We have to be honest with you.
Rabbits cannot generally be obedience trained the way dogs
can. This does not
mean rabbits are stupid! On
the contrary, a rabbit may understand very clearly that you are
trying to get him to do something, but will simply give you a
baleful stare and continue doing his business as if to say, “Yeah,
I hear you. But what
is in it for me?” This
irritates you until a minute later, when your adorably
manipulative bunny comes running for kisses and cuddles.
Are rabbits intelligent?
You had better believe it.
Do they like to obey? Hahahahahahahaha.
Why is a Rabbit Not Like a Dog?
Let’s compare a rabbit to a dog, that
quintessential model of (potential) obedience.
The ancestral dog was a cooperative pack animal.
He was utterly submissive to his “alpha” dog:
the chief of the pack.
Humans took that characteristic and bred domestic dogs to
have a very strong desire to please their new alpha, the Human
Master. Most dogs have
a puppy like desire to please their perceived alpha, and this is
what makes them so easy to train (at least in the hands of an
experienced dog trainer who understands the way a dog’s mind
Now consider the rabbit.
The wild rabbits from whom our domestic friends are
descended are indeed social creatures-but they are herbivores who
have not had the evolutionary pressure to be highly cooperative.
The family group lives in a series of excavated tunnels
(the warren) in the earth. There
is a social hierarchy, but is generally based on which rabbit is
the strongest and toughest. Rabbits
“cooperate” only in the sense their evolutionarily programmed
alarm systems benefit the entire warren.
Rabbits can certainly be extremely affectionate with one
another, but they also have distinct likes and dislikes of other
rabbits. It is often
impossible for a human to guess which rabbits will fall in love,
and which ones will hate each other from the start and never learn
to get along. Surprisingly,
it is often easier for a rabbit to get along with a human, cat,
dog, guinea pig or other animal than with an unfamiliar member of
his or her own species!
Unlike dogs, rabbits have no innate desire to please an “alpha”.
If the human caregiver becomes so frustrated with the
apparent disobedience of the rabbit that she or he becomes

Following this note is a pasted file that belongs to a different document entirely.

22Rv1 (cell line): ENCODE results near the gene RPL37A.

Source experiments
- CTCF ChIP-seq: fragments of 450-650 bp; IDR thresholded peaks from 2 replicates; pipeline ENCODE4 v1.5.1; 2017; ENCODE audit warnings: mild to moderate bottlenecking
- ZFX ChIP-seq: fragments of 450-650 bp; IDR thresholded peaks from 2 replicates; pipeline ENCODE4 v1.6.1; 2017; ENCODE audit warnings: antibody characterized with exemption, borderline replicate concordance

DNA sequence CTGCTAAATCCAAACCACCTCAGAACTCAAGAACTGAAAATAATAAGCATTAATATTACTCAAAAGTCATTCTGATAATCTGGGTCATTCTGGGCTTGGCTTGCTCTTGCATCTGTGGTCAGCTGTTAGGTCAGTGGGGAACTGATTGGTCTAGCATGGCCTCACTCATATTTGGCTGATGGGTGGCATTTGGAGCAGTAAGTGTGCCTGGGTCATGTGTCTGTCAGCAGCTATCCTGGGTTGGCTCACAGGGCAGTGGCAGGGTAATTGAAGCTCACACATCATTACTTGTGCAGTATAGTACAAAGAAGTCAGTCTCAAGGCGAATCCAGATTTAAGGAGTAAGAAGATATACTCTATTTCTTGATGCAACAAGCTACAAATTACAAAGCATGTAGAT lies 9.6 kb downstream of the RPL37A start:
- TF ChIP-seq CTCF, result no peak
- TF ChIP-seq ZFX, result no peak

physically abusive, the rabbit will begin to consider the human as
an enemy, and never forget the physical punishment.
Hitting a rabbit is not only dangerous to the animal (the
skeleton is extremely fragile), but unproductive.
The rabbit is subjected to physical punishment may become
extremely aggressive, hopelessly fearful or- believe it or not –
vindictive. With love
and patience, the human caregiver can teach the bunny what is
acceptable and what is not. The
only effective way to train a rabbit away from undesirable
behaviors is with positive reinforcement and very gentle negative
reinforcement, such as a squirt with a water bottle and a firm “No!”
when the bunny is being “naughty.”
Naughty is as Naughty Does
…Which brings us to the question, “What
is “naughty” for a rabbit?”
The human caregiver must accept that certain behaviors we
might consider “naughty” (such as chewing furniture, digging
carpet, marking with urine in a corner) are not “naughty” to
the bunny, and are, in fact, extensions of the rabbit’s natural
behavior. If the bunny
is chewing furniture, you can dab some nail biting remedy on the
problem areas – but do not forget to provide the bunny with chew
toys (untreated toys, etc.) as a substitute. If the bunny is
digging the carpet, and you do not have access to a safe, fenced
area where the bunny can have some supervised digging time, cover
the problem areas with 100% cotton bath mats and provide a large
litter box full of organic litter and shredded paper or a paper
grocery bag filled with fresh grass hay.
If the bunny is insistent about using a particular corner
for urination, even after repeated warnings and white vinegar
deodorizing, give in and put a coordinated litter box in that
Living with a rabbit can mean learning to compromise, but it
tends to make us better, more tolerant people in the long run.
We highly recommend it!
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